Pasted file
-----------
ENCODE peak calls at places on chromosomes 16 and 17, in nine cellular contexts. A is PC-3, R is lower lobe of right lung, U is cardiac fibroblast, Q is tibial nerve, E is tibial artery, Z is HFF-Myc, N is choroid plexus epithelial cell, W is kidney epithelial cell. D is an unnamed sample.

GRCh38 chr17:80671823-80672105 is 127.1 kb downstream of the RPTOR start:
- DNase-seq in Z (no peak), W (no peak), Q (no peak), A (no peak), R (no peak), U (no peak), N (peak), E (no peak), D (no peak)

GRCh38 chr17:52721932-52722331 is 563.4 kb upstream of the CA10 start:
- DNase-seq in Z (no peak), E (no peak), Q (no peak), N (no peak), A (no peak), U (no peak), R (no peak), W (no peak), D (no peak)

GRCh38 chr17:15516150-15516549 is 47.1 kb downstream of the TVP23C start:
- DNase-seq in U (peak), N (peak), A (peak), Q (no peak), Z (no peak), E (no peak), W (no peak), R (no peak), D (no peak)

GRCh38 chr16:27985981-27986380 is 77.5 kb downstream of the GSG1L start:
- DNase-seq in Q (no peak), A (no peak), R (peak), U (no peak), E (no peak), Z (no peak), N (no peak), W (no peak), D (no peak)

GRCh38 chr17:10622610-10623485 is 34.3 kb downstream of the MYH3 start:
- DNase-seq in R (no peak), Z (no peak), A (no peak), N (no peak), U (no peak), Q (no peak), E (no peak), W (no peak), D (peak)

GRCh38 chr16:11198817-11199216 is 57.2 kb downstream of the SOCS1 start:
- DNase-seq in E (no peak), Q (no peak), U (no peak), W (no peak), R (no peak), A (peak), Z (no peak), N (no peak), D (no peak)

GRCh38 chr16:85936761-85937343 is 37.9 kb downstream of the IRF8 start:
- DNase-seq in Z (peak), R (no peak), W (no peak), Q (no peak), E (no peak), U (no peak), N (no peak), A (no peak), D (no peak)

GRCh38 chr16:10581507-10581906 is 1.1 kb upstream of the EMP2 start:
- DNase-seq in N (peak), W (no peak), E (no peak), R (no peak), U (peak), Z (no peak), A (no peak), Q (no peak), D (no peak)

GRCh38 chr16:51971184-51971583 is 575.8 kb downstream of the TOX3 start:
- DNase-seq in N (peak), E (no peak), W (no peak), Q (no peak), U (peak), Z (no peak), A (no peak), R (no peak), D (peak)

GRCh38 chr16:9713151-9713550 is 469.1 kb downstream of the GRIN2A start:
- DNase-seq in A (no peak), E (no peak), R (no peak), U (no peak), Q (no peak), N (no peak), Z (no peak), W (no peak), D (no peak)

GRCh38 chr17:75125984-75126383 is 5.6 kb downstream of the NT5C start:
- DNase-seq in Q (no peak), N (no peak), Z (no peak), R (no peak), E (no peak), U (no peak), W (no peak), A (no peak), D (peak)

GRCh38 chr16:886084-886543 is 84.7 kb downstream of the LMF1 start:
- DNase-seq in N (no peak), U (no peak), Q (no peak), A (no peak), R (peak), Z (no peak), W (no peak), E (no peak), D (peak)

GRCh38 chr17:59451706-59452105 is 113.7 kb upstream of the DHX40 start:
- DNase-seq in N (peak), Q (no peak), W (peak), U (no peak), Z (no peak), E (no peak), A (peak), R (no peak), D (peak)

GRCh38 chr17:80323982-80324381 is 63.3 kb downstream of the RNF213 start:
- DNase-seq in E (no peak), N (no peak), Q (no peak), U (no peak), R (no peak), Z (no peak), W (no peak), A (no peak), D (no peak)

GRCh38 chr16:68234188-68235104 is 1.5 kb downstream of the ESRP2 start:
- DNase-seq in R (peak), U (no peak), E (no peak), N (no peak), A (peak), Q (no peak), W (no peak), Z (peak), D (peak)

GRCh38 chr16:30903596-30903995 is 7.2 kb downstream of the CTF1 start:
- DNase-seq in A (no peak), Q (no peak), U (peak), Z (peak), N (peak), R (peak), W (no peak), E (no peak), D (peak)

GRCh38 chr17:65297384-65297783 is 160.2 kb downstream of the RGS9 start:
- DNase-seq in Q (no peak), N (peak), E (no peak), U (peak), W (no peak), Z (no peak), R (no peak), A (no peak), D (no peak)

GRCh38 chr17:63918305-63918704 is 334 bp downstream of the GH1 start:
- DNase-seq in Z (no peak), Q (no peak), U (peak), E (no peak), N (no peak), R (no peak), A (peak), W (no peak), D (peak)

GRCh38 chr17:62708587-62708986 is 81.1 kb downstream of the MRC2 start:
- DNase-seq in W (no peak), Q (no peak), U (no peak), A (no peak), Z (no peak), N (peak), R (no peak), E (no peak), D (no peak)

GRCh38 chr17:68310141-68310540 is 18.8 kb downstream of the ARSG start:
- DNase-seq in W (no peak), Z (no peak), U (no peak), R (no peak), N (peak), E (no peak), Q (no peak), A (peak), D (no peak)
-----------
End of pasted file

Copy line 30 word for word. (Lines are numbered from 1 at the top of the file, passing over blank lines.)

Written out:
GRCh38 chr16:68234188-68235104 is 1.5 kb downstream of the ESRP2 start: